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Breathing zone and exhaled breath concentrations of 1-bromopropane from workers exposed to foam adhesives.
American Industrial Hygiene Conference and Exposition, May 10-15, 2003, Dallas, Texas. Fairfax, VA: American Industrial Hygiene Association, 2003 May; :68-69
1-Bromopropane (1-BP) has been marketed as an alternative for ozone depleting solvents and suspect carcinogens and is used for metal, precision, and electronics cleaning; aerosols; and adhesives. Toxicity of 1-BP is poorly understood, but it may be a neurologic, reproductive, and hematologic toxin. Sparse exposure information prompted NIOSH to conduct an exposure assessment using inhalation, exhaled breath, and urinary metabolite measures. One objective is to evaluate exhaled breath concentrations of I-BP using a field practical collection method. Exhaled breath analysis can be a powerful, non-invasive tool that indirectly estimates inhalational and dermal exposure. Three-liter Tedlar@ breath bags were used which contained waste air diverting valves to ensure end-tidal breath collection. Alveolar breath samples were obtained from workers before and after work on two consecutive days and before work on the third day at facilities using I-BP adhesives to construct polyurethane foam seat cushions. After collection, breath samples were adsorbed on Anasorb CMS synthetic charcoal tubes and analyzed by gas chromatography via NIOSH Method 1025. This strategy allows breath samples to be analyzed by a contract laboratory, thereby eliminating chemical analysis with portable instrumentation in the field. Personal breathing zone concentrations of 1-BP ranged from 45-200 ppm from adhesive sprayers and from 0.8-60 ppm from other jobs. For sprayers, 1-BP breath concentrations ranged from 3.2-22 ppm in the immediate post-shift samples, and from 0.4-4.4 ppm in the 16-hour post exposure (next day pre-shift) samples. Overall, breath concentrations for non-spraying jobs were substantially less than for the sprayers, with a post-shift mean of 5.4 versus 12.6 ppm, respectively. This study demonstrates that respiratory elimination is an important excretion pathway for this solvent, exhaled breath is an effective method to evaluate 1-BP exposure, and skin absorption may be an important route of exposure.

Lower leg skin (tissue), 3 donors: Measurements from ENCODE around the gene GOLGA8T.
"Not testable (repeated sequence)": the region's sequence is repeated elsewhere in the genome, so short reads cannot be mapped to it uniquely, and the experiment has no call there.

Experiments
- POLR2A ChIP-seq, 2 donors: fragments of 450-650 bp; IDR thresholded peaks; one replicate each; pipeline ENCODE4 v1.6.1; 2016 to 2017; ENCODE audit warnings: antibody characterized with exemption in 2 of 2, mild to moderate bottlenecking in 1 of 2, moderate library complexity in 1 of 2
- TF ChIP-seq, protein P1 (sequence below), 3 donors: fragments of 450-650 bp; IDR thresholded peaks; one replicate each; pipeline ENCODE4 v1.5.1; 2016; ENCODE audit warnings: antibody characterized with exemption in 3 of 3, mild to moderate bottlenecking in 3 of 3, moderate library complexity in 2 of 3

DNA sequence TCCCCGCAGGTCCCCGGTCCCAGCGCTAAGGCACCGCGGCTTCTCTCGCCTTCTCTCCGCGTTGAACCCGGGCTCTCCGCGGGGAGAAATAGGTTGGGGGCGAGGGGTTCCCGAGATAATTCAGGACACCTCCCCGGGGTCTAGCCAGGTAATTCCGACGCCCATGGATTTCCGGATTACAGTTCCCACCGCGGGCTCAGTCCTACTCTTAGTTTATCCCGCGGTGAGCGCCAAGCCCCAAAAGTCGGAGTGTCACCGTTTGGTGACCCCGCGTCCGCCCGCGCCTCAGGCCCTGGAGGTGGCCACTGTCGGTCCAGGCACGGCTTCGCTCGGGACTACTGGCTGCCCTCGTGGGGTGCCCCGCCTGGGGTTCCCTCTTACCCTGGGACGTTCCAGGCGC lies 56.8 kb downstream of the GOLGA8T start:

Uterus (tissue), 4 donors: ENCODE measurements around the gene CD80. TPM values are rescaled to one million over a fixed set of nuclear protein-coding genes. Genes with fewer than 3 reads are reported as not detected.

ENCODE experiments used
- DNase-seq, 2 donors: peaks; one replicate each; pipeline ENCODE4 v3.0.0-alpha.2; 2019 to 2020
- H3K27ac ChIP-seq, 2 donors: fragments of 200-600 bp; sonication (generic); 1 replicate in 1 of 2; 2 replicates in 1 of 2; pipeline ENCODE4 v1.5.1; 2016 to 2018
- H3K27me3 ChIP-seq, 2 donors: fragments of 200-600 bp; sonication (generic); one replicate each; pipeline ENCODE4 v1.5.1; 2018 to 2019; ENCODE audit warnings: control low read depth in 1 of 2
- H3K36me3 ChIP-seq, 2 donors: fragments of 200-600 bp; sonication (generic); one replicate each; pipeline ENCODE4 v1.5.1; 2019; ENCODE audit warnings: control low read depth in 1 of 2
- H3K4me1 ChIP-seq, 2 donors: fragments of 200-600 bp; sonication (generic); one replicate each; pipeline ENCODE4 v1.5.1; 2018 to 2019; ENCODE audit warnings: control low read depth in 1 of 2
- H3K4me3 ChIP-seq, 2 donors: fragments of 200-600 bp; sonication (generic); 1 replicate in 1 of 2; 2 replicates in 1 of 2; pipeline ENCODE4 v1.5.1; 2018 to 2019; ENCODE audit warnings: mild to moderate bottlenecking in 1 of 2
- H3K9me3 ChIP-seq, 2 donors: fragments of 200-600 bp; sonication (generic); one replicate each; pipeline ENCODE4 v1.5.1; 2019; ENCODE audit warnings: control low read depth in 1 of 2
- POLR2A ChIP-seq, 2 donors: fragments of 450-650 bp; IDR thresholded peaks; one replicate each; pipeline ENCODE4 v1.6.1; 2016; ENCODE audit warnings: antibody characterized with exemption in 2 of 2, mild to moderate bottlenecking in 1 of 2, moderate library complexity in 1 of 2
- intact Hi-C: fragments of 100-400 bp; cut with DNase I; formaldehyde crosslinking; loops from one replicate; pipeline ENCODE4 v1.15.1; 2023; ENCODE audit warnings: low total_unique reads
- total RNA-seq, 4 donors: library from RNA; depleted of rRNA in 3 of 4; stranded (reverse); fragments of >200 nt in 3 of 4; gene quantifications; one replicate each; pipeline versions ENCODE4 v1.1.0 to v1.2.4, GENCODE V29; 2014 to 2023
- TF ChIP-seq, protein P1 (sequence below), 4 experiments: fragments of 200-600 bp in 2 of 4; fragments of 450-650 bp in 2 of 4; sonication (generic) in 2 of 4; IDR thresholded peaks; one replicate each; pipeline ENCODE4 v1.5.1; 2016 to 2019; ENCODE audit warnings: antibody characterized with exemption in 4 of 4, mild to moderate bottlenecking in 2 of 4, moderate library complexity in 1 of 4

Breathing-zone; Adhesives; Workers; Occupational-exposure; Exposure-levels; Solvents; Carcinogens; Metals; Aerosols; Toxins; Inhalation-studies; Gas-chromatography; Skin-absorption
American Industrial Hygiene Conference and Exposition, May 10-15, 2003, Dallas, Texas
Page last reviewed: April 12, 2019
Content source: National Institute for Occupational Safety and Health Education and Information Division